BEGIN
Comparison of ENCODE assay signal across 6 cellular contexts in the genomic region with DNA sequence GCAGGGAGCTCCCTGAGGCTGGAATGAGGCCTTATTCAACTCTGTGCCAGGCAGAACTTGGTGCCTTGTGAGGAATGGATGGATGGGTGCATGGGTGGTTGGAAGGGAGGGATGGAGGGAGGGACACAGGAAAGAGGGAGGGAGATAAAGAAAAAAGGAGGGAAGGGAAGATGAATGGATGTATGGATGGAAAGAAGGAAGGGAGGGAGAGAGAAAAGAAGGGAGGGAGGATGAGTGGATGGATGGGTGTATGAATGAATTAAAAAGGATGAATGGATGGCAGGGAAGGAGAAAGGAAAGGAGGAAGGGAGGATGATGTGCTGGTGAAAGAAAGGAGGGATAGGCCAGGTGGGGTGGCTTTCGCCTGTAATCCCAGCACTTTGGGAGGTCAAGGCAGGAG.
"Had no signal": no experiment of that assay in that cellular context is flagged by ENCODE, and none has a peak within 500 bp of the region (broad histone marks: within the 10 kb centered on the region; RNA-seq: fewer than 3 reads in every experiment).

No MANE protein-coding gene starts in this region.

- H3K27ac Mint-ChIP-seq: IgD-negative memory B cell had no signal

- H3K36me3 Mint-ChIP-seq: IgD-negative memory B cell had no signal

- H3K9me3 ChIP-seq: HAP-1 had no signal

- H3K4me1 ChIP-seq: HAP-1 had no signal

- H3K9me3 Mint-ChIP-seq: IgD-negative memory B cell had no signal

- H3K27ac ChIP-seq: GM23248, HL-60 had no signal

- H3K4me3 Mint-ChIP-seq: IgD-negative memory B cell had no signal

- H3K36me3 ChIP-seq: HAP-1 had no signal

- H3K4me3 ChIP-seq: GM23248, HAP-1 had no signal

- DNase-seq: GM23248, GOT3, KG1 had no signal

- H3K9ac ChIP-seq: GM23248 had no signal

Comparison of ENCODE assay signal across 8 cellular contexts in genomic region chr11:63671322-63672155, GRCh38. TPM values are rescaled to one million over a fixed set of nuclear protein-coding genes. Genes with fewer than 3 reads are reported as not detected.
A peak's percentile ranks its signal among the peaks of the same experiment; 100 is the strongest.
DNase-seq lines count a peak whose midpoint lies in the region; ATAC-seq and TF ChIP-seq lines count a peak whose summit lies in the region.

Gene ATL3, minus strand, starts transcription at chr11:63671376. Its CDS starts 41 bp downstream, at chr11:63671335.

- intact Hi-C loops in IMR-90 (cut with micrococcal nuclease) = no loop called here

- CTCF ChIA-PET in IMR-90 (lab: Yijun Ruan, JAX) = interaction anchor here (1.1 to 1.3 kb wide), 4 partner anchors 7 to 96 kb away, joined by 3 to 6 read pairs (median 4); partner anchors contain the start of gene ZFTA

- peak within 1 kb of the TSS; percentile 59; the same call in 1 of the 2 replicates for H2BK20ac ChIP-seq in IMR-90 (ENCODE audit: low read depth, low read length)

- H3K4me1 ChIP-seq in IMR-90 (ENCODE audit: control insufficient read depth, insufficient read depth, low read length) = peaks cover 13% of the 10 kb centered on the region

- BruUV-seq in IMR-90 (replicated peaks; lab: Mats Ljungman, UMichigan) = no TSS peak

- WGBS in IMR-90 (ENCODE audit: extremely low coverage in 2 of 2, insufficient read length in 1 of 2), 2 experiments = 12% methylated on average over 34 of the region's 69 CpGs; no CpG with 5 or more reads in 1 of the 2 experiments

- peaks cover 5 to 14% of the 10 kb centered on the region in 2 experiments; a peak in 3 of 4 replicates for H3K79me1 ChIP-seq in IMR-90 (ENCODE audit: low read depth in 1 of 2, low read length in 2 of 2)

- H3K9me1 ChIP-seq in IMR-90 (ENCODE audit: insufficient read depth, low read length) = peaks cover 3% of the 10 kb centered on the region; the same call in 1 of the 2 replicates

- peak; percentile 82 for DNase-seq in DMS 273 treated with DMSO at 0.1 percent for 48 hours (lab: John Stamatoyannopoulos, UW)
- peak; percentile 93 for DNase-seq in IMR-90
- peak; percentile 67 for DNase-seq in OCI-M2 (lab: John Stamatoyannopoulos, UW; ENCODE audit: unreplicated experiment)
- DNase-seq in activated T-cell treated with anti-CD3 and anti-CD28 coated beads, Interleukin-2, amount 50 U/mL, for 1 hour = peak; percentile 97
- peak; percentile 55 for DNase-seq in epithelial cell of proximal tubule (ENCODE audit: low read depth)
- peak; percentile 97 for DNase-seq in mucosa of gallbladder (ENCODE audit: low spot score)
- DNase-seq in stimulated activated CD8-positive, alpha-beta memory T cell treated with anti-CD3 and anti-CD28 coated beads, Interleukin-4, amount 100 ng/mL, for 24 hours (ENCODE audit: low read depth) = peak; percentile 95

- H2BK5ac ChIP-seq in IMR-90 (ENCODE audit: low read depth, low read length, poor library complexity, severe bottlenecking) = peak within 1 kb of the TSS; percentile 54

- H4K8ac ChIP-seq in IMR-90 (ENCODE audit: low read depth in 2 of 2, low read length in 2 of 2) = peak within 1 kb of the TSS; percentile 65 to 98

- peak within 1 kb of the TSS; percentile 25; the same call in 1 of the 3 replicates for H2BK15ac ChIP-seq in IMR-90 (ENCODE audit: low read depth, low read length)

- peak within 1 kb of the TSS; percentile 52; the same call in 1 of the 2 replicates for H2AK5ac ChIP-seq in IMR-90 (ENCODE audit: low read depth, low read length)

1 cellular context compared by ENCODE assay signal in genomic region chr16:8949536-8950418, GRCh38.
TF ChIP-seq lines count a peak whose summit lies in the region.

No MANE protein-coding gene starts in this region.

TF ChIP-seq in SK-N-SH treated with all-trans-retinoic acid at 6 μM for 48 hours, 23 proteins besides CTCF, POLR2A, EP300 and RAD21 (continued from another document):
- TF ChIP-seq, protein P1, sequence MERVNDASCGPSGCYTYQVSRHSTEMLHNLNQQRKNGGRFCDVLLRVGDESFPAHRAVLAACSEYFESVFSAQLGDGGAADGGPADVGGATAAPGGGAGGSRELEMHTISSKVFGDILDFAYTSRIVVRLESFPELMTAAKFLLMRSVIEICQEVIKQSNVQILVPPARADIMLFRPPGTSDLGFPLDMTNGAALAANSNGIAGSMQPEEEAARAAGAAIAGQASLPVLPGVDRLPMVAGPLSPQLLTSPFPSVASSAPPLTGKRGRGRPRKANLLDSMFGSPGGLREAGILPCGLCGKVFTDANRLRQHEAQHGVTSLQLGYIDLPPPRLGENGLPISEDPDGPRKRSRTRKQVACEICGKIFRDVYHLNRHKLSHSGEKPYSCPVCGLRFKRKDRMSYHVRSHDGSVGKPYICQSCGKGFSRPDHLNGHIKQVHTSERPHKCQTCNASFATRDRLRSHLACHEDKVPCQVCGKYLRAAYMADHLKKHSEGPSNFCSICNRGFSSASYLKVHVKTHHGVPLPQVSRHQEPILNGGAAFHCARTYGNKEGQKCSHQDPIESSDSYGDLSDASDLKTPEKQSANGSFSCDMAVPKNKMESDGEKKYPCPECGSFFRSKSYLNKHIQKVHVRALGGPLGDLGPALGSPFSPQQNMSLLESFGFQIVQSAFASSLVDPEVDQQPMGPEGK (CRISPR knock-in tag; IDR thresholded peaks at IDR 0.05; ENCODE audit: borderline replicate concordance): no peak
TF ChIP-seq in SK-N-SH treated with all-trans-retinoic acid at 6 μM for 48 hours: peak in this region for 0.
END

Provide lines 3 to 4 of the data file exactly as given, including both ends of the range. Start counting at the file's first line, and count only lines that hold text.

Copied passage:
No MANE protein-coding gene starts in this region.

- H3K27ac Mint-ChIP-seq: IgD-negative memory B cell had no signal